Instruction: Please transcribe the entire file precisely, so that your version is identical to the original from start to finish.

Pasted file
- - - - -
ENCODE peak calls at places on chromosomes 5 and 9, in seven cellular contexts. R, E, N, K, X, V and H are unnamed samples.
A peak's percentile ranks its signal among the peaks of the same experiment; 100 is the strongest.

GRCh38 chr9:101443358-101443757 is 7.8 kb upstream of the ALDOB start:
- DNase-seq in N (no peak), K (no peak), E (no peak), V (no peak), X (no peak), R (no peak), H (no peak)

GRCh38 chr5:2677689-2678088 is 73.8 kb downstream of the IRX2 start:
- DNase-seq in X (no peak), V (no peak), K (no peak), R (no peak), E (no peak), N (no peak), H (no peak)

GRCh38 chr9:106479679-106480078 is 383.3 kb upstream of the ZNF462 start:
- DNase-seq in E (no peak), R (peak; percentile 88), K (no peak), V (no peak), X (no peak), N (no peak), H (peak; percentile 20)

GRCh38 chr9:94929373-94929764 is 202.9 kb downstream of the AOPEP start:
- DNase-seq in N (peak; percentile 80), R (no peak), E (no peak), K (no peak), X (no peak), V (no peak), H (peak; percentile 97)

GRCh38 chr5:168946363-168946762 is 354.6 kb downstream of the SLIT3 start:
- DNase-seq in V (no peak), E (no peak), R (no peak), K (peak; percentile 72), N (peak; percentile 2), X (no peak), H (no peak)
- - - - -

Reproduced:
ENCODE peak calls at places on chromosomes 5 and 9, in seven cellular contexts. R, E, N, K, X, V and H are unnamed samples.
A peak's percentile ranks its signal among the peaks of the same experiment; 100 is the strongest.

GRCh38 chr9:101443358-101443757 is 7.8 kb upstream of the ALDOB start:
- DNase-seq in N (no peak), K (no peak), E (no peak), V (no peak), X (no peak), R (no peak), H (no peak)

GRCh38 chr5:2677689-2678088 is 73.8 kb downstream of the IRX2 start:
- DNase-seq in X (no peak), V (no peak), K (no peak), R (no peak), E (no peak), N (no peak), H (no peak)

GRCh38 chr9:106479679-106480078 is 383.3 kb upstream of the ZNF462 start:
- DNase-seq in E (no peak), R (peak; percentile 88), K (no peak), V (no peak), X (no peak), N (no peak), H (peak; percentile 20)

GRCh38 chr9:94929373-94929764 is 202.9 kb downstream of the AOPEP start:
- DNase-seq in N (peak; percentile 80), R (no peak), E (no peak), K (no peak), X (no peak), V (no peak), H (peak; percentile 97)

GRCh38 chr5:168946363-168946762 is 354.6 kb downstream of the SLIT3 start:
- DNase-seq in V (no peak), E (no peak), R (no peak), K (peak; percentile 72), N (peak; percentile 2), X (no peak), H (no peak)